Burger King Employee Loses Out On Workers’ Compensation After Misrepresenting Injuries


When someone brings a workers’ compensation claim against an employer or former employer, they must not falsely represent any material fact, or the entire workers’ compensation claim will be forfeited. When the court finds that a plaintiff has misrepresented a material fact, they dismiss that claim in favor of the employer.

An example that illustrates this point occurred in Baton Rouge, Louisiana, where an employee at the Burger King on Coursey Boulevard said she was injured when she stepped on a bread tray a co-worker had left on a walkway. Mrs. Watson, the employee who was injured, filed a workers’ compensation claim against Strategic Restaurants Acquisition Company and Broadspire, Strategic’s third party administrator. Strategic argued that Mrs. Watson’s claim was invalid under La. R.S. 23:1208 due to false statements willfully made by Mrs. Watson while attempting to recover benefits. The Workers’ Compensation Judge dismissed Mrs. Watson’s claim, finding that she forfeited it due to her false statements.  The Louisiana First Circuit Court of Appeal agreed, and affirmed the Workers’ Compensation Judge’s ruling.

According to Mrs. Watson, the injury she suffered while working at Burger King had a dramatic effect on her daily life, severely limiting the activities she was capable of performing. She claimed she could not bend at the waste, drive a car, walk without help, and had lost the regular use of her left hand, arm, and knees. In a deposition given seven months after she sustained the injury, Mrs. Watson insisted that she suffered significant pain and suffered from the fall, which continued to affect her on a day-to-day basis. During the deposition, she testified that the pain in her arm was at an “8 or 9” out of ten, and claimed she couldn’t carry anything heavier than a cup.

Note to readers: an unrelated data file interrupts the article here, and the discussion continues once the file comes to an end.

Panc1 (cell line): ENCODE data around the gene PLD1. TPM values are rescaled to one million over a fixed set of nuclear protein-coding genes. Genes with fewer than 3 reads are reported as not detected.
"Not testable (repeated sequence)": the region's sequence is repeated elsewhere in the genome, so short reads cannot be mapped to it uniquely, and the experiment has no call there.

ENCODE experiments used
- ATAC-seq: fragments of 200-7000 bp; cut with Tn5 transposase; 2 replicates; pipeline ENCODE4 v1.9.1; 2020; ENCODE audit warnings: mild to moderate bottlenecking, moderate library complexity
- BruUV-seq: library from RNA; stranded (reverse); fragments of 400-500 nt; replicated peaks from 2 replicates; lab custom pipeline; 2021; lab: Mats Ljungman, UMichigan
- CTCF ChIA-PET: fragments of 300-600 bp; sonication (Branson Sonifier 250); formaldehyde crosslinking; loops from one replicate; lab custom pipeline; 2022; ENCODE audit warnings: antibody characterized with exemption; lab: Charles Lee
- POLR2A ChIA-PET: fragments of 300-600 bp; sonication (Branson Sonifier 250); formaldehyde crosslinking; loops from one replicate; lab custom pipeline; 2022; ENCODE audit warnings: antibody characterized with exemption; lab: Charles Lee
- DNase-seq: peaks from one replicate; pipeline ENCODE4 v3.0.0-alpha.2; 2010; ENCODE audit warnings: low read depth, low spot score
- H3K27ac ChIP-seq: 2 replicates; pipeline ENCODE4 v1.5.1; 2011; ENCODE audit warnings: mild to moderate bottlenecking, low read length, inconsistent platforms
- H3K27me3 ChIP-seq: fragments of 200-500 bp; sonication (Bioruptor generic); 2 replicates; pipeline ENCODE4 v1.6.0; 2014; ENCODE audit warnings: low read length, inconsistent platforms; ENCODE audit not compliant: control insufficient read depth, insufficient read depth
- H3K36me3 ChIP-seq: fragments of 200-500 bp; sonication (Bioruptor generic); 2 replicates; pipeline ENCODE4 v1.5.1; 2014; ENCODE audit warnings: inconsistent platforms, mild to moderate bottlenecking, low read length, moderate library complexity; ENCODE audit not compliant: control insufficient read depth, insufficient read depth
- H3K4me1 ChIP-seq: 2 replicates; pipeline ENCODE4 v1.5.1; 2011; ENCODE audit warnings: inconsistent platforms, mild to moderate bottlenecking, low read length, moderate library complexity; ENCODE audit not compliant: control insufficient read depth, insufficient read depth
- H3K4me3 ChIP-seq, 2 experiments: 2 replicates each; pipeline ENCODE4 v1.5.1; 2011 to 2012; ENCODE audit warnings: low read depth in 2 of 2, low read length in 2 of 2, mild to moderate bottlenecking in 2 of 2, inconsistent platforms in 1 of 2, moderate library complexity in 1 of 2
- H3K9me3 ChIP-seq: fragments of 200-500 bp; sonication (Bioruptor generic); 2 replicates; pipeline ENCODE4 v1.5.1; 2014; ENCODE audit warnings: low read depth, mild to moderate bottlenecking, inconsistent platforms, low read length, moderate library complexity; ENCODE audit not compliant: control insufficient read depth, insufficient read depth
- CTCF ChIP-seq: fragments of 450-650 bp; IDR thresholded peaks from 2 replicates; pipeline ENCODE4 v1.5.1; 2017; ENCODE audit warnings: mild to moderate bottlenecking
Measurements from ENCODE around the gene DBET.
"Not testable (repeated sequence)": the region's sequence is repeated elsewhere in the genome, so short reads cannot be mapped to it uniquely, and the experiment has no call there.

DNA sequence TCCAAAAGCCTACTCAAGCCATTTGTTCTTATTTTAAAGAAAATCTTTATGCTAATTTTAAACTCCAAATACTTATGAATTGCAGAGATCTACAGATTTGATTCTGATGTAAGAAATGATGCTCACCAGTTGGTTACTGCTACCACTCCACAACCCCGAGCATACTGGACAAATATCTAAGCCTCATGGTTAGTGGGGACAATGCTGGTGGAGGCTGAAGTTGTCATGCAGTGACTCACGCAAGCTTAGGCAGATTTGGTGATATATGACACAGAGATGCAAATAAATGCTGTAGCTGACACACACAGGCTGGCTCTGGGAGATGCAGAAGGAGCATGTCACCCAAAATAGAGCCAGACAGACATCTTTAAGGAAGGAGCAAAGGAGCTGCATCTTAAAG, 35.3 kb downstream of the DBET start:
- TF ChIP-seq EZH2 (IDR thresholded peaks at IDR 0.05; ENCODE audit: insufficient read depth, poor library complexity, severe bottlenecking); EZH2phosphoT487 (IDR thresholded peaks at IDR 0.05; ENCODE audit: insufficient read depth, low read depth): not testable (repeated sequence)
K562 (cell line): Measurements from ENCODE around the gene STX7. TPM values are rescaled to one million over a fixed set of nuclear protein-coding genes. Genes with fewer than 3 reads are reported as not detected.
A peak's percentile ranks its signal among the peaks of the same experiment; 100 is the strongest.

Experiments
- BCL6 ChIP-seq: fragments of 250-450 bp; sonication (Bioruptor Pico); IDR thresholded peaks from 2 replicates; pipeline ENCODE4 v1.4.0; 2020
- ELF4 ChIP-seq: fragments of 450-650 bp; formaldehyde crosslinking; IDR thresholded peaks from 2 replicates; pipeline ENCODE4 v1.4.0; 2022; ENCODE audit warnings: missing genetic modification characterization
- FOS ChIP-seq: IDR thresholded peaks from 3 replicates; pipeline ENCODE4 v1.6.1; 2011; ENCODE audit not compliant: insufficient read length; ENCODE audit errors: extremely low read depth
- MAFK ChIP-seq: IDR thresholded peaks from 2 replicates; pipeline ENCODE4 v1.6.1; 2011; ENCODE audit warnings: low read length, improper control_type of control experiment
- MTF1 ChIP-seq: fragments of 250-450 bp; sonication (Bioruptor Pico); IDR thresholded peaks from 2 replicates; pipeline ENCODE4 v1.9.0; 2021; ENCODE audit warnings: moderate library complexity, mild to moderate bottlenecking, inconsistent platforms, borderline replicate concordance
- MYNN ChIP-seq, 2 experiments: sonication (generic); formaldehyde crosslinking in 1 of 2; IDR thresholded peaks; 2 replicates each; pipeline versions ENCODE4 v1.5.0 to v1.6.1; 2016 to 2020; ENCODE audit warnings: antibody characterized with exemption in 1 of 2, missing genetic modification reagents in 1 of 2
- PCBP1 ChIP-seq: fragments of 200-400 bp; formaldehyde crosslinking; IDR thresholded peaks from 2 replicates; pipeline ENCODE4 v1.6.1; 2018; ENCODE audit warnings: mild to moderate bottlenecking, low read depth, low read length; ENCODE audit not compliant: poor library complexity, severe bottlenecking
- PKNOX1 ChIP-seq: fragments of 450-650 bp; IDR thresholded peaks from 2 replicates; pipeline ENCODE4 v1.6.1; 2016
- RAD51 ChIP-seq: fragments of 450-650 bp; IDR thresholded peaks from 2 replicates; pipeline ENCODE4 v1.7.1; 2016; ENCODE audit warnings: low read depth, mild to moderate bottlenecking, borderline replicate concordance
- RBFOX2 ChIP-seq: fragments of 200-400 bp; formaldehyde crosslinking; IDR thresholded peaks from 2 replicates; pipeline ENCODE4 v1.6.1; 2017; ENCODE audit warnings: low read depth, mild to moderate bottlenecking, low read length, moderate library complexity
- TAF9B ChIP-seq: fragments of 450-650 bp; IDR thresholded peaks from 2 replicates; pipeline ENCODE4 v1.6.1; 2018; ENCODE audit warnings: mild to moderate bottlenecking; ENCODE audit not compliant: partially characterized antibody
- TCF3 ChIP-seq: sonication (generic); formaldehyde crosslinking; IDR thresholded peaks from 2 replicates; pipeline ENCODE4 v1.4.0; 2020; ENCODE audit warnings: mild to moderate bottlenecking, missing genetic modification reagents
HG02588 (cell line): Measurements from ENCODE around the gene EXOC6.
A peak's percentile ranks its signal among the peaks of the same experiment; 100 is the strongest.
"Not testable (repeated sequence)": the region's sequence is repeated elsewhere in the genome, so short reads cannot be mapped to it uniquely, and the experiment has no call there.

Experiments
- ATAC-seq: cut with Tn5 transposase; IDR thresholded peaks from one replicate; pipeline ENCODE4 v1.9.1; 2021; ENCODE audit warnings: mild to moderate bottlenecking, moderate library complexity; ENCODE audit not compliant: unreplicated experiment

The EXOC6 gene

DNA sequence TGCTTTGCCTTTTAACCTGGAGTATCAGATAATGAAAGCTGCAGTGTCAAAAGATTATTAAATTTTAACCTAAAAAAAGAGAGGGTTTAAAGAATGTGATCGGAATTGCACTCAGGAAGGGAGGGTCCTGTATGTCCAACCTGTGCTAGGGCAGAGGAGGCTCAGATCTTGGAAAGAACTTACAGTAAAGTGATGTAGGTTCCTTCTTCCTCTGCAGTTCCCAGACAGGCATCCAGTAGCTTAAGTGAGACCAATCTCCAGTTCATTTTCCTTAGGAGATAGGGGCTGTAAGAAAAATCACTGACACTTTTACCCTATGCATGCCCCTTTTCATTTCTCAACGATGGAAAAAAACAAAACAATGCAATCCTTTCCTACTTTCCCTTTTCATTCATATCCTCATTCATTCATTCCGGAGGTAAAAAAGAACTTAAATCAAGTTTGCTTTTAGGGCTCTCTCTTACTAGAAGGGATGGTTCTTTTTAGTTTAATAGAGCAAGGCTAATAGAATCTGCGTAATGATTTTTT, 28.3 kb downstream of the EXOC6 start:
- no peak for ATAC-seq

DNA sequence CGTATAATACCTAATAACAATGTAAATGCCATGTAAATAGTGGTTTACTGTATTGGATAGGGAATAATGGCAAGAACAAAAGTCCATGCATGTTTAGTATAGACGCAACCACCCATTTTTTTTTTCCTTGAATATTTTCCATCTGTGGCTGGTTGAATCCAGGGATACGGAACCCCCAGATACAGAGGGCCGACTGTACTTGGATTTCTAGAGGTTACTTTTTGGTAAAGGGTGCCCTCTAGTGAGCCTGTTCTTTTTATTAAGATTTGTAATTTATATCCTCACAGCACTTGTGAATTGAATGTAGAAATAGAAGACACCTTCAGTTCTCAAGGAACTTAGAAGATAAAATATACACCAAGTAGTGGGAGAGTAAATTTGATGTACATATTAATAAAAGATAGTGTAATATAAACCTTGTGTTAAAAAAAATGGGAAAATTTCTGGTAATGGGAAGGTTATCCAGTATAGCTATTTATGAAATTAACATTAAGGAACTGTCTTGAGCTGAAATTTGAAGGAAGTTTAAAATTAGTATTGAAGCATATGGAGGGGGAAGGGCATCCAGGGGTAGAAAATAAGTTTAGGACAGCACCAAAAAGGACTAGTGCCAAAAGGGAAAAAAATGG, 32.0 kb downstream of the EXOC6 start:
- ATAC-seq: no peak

In response to Mrs. Watson’s claim, Strategic offered several surveillance videos as evidence. In the videos, taken in the months after the incident in question occurred, Mrs. Watson could be seen engaging in a number of activities which would be precluded by the extensive injuries she allegedly suffered. The videos demonstrated that Mrs. Watson was capable of performing a number of the tasks she claimed she could not complete in the wake of her accident, including operating a motor vehicle and walking without assistance.

The Court of Appeal held that La. R.S. 23:1208 applies to all false statements or representation. This statute states that it is unlawful for any person to make a false statement or misrepresentation while seeking workers’ compensation benefits. The Court of Appeal elaborated that in order to forfeit a right to workers’ compensation benefits, three requirements must be met. There must be (1) a false statement or misrepresentation (2) that is willfully made (3) for the purpose of obtaining a benefit or payment. See also Resweber v. Haroil Construction Company, 660. So.2d 7, 9 (La. 1995). The Workers’ Compensation Judge, after reviewing the evidence available, found that the video surveillance constituted ample evidence that Mrs. Watson was willfully misrepresenting relevant facts. The Court of Appeal agreed, finding that Mrs. Watson had indeed willfully misrepresented a material fact, forfeiting her workers’ compensation claims. While a good attorney will advise a client and ensure that they receive the complete amount to which they are entitled, those that would misrepresent facts in order to receive an award greater than they deserve may find themselves without any compensation at all.


Additional Berniard Law Firm Articles on Workers Compensation: Louisiana Court Discusses the Weighing of Conflicting Medical Testimony in Workers’ Compensation Claims

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